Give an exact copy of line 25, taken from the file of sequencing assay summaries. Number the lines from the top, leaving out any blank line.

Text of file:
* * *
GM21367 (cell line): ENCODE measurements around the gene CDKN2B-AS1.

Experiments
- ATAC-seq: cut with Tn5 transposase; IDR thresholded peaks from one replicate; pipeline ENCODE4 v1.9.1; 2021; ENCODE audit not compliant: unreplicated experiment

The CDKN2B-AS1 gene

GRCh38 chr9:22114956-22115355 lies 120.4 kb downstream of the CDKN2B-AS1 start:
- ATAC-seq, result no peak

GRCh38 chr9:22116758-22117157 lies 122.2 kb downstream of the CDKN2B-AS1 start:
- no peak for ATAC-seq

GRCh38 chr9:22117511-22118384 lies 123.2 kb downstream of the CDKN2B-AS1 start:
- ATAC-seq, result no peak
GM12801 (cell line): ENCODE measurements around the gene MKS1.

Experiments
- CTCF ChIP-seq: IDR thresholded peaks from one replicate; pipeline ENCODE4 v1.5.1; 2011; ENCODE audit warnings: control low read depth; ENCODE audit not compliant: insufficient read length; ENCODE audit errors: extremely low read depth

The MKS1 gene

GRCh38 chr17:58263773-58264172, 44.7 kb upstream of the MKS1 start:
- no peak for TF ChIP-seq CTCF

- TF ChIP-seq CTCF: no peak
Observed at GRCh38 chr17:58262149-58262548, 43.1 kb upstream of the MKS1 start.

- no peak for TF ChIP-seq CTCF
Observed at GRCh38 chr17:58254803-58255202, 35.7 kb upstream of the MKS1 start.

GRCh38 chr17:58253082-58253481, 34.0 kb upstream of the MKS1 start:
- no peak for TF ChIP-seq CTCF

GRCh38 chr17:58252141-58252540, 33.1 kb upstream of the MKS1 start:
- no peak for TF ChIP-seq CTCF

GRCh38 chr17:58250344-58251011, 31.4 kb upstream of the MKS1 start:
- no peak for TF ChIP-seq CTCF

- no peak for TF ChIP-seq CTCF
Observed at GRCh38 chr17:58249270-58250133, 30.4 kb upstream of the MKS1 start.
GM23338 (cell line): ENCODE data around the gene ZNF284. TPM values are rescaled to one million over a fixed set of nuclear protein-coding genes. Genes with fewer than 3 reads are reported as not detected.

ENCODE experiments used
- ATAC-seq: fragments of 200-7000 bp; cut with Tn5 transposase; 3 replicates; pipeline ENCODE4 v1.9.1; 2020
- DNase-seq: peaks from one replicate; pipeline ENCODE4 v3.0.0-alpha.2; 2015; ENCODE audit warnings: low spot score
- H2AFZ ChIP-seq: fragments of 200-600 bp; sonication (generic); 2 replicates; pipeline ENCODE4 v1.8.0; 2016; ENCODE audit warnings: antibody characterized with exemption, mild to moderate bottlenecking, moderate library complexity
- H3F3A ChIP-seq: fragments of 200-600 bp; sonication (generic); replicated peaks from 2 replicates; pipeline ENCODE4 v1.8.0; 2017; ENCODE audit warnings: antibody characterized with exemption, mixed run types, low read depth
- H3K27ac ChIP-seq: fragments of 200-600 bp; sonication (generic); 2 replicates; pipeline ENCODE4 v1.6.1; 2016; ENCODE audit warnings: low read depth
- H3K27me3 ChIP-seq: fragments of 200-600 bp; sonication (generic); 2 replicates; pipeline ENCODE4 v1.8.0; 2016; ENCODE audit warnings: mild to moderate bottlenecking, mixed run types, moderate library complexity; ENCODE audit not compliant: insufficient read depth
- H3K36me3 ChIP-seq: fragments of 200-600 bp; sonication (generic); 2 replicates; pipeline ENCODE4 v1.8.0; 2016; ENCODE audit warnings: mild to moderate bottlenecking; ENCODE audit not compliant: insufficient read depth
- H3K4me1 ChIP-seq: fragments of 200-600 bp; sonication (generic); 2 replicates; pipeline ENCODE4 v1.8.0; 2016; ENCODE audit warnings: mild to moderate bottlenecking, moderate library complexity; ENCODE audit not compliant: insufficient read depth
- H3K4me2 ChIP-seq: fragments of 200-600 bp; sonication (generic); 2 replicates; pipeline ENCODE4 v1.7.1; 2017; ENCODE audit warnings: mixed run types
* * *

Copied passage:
GRCh38 chr17:58250344-58251011, 31.4 kb upstream of the MKS1 start: